Keywords: news, cnbc, companies, eve, slogans, indian, soura, kashmirs, holy, jammu, hundreds, chant, india, seething, antiindia, kashmiris, marching, kashmir, region, festival, muslim


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Dow is ‘marching towards 30,000,’ analyst says

In fact, he said, many indicators show that the U.S. is in “great shape.” “I think we’re still marching towards 30,000” on the Dow Jones Industrial Average. While volatility has crept into equities, “the economy’s in great shape,” Hennessy added. “The job numbers are in great shape. “The difference is there’s no euphoria in this marketplace, and that’s what would actually end the bull market,” he said.


In fact, he said, many indicators show that the U.S. is in “great shape.” “I think we’re still marching towards 30,000” on the Dow Jones Industrial Average. While volatility has crept into equities, “the economy’s in great shape,” Hennessy added. “The job numbers are in great shape. “The difference is there’s no euphoria in this marketplace, and that’s what would actually end the bull market,” he said.
Dow is ‘marching towards 30,000,’ analyst says Cached Page below :
Company: cnbc, Activity: cnbc, Date: 2018-10-30  Authors: tyler clifford
Keywords: news, cnbc, companies, analyst, youre, market, bull, dow, shape, pride, 30000, hennessy, theres, euphoria, worst, great, marching


Dow is 'marching towards 30,000,' analyst says

There’s no euphoria, but euphoria is what ends the bull market, says portfolio manager 2 Hours Ago | 03:08

The recent market sell-off is not an indication of the nation’s economic health, Wall Street analyst Neil Hennessy told CNBC on Tuesday.

In fact, he said, many indicators show that the U.S. is in “great shape.”

“When I look at the market and economy, they’re completely different,” the Hennessy Funds investment chief said on “Power Lunch.” “I think we’re still marching towards 30,000” on the Dow Jones Industrial Average.

While volatility has crept into equities, “the economy’s in great shape,” Hennessy added. “The job numbers are in great shape. Corporate cash is in great shape. Cash flow’s up. The whole nine yards.”

He said he would look for value because it is always in the market in both good times and bad times.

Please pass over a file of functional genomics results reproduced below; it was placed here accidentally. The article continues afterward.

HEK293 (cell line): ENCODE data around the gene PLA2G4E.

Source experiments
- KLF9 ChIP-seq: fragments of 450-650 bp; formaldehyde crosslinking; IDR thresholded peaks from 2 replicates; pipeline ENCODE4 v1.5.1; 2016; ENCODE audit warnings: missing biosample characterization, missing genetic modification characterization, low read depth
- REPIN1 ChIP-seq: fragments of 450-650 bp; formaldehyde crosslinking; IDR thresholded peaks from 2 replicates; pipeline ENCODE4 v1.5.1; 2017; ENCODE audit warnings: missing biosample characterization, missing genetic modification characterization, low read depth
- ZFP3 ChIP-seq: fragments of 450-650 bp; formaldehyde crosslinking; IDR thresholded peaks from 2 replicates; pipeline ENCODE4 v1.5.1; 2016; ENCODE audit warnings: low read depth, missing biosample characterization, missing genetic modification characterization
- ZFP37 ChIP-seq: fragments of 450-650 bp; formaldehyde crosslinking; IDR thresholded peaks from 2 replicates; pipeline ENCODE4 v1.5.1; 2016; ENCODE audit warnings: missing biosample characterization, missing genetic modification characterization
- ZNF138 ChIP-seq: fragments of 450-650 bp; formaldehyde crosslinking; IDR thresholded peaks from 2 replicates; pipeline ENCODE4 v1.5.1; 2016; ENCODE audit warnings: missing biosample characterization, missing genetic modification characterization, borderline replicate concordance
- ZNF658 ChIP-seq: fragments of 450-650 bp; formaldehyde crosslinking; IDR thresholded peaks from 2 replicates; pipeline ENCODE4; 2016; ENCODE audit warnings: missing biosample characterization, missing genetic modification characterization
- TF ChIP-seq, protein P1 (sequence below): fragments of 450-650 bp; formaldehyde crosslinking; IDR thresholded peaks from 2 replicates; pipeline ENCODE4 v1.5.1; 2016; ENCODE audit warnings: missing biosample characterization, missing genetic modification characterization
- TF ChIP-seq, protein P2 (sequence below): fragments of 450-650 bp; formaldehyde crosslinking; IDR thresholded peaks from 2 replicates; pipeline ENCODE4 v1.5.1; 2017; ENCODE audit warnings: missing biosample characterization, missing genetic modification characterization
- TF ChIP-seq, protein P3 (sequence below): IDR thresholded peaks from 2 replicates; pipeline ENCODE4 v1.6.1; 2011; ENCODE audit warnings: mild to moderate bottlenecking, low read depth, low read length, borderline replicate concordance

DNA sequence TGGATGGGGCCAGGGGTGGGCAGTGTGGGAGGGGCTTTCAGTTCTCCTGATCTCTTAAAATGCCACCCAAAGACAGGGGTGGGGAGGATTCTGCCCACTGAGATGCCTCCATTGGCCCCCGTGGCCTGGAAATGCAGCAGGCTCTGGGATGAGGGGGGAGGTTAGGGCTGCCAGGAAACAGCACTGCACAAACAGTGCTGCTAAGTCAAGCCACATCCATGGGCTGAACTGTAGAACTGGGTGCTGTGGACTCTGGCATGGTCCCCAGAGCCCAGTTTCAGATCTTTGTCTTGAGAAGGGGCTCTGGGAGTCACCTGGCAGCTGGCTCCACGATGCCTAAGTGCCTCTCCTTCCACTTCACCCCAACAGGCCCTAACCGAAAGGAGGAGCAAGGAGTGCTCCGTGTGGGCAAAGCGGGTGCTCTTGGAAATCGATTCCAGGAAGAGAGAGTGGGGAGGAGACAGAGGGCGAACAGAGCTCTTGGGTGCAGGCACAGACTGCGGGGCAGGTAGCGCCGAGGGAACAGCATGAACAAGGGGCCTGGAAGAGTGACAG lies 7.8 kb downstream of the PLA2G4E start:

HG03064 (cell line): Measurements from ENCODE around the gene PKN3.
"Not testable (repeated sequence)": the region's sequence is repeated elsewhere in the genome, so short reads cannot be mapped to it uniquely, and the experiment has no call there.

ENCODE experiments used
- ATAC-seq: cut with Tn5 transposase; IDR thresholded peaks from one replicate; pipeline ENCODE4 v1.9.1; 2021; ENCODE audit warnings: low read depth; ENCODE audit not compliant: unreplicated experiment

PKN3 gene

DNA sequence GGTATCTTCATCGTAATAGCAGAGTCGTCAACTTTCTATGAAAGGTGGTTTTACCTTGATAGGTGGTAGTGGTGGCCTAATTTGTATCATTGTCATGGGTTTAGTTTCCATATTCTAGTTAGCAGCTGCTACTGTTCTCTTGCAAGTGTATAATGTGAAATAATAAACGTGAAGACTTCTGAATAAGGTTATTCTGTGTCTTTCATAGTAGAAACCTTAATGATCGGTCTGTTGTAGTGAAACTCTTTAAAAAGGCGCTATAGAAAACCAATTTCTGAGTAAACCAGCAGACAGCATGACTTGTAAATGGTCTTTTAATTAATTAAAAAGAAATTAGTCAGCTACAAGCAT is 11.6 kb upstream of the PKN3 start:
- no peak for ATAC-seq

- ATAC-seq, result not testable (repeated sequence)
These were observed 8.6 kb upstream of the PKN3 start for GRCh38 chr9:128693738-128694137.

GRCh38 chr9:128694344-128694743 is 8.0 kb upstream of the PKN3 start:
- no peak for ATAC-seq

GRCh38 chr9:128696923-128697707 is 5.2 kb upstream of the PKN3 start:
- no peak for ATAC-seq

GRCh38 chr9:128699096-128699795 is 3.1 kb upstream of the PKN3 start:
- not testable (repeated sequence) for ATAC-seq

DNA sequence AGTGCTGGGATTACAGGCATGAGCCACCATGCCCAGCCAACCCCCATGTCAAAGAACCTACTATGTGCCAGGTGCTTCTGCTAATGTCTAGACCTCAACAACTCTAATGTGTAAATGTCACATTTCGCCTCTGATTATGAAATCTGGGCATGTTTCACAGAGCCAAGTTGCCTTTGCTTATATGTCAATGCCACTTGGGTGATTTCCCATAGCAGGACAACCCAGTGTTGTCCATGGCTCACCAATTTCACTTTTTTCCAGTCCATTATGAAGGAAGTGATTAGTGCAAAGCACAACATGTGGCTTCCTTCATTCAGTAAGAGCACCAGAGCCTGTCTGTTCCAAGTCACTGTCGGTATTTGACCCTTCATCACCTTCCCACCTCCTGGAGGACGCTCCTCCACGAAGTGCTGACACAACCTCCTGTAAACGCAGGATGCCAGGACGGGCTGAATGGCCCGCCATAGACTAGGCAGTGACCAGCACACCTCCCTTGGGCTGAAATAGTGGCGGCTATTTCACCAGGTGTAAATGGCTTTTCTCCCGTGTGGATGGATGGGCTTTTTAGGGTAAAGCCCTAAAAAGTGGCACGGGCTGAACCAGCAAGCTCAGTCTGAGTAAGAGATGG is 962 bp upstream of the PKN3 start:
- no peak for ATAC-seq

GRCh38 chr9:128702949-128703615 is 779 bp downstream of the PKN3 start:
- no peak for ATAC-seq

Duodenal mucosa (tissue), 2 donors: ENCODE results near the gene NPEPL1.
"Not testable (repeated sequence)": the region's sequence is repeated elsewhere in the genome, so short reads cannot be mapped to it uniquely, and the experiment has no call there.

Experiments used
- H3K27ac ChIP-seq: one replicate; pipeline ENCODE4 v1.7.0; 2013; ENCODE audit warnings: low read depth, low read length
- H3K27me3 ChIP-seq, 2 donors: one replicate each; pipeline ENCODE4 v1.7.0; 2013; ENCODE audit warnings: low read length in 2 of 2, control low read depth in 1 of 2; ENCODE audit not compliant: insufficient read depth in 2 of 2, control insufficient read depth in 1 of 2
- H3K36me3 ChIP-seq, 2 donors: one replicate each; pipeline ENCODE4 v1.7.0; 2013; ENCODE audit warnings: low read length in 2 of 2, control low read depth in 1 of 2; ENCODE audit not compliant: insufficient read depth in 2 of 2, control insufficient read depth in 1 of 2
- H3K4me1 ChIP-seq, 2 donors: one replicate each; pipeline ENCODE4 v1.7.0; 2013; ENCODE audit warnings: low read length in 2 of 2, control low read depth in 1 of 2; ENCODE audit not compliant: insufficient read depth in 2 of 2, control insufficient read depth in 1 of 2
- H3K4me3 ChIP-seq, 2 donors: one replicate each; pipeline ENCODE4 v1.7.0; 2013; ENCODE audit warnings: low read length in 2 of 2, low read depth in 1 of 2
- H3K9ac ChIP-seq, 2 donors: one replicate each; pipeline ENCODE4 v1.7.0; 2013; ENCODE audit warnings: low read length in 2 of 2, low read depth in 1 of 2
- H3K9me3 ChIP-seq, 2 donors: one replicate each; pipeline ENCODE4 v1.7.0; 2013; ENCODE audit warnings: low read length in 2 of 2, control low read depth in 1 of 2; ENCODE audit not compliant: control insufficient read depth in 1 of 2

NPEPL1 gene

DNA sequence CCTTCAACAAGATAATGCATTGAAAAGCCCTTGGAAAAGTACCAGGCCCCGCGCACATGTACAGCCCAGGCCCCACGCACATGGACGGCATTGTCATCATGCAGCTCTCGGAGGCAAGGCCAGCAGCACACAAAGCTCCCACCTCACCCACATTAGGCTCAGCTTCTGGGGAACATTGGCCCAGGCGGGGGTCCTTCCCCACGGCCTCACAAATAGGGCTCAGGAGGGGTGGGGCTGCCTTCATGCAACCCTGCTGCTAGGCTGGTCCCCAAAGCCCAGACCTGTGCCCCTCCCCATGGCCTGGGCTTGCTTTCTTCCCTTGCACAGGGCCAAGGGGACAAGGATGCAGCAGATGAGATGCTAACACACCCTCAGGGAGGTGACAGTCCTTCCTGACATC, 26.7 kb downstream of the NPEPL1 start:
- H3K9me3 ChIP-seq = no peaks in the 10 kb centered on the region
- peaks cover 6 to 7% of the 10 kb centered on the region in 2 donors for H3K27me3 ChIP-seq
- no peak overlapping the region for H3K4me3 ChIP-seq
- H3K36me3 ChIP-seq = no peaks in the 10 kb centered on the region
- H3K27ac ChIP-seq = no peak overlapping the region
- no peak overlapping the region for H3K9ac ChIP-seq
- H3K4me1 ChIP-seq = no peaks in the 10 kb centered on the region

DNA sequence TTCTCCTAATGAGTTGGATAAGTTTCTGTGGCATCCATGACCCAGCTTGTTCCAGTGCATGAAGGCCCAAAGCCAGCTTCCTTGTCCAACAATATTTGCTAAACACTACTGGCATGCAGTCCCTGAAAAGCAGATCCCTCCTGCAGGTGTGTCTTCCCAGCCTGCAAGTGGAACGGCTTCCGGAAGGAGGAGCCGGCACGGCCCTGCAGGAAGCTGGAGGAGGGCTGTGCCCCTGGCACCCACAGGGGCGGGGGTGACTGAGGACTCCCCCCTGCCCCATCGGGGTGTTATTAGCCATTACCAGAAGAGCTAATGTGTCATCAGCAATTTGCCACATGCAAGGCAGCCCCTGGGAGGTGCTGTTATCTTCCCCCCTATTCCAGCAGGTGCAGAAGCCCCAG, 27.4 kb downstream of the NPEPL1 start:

U.S. equities have had a rocky month. The Dow is off by 6.9 percent, its worst performance since May 2010. The S&P 500 is down 8.7 percent in October, its worst month since February 2009.

The recent action prompted “Mad Money” host Jim Cramer to assert on Monday that “the stock market is signaling that the economy is in for pretty rapid deterioration, just like 2008 … fortunately, there’s no systemic risk.”

Jason Pride, CIO of Glenmede Trust Company, agrees with Hennessy. He said his firm would not change its portfolios “all that much” as its strategy has been to tilt portfolios “towards defensiveness and towards value.”

Glenmede has been concerned about the narrow growth in glamour stocks roughly over the past year, Pride said, but there’s more to come.

In order to broaden the base, Pride says: “Come in at lower valuation levels, set up for the next part of this ongoing bull market, we think makes sense, but it doesn’t mean that investors should be really reacting that dramatically.”

Looking forward over the next 12 months, Hennessy said, the market reminds him of the phase between 1982 and 2000 when “the market was up each and every year” except for 1990.

“The bottom line is, if you’re just patient, you’re going to make money,” although not as much as in 1999, Hennessy said.

“The difference is there’s no euphoria in this marketplace, and that’s what would actually end the bull market,” he said.

— CNBC’s Tom Franck contributed to this report.


Company: cnbc, Activity: cnbc, Date: 2018-10-30  Authors: tyler clifford
Keywords: news, cnbc, companies, analyst, youre, market, bull, dow, shape, pride, 30000, hennessy, theres, euphoria, worst, great, marching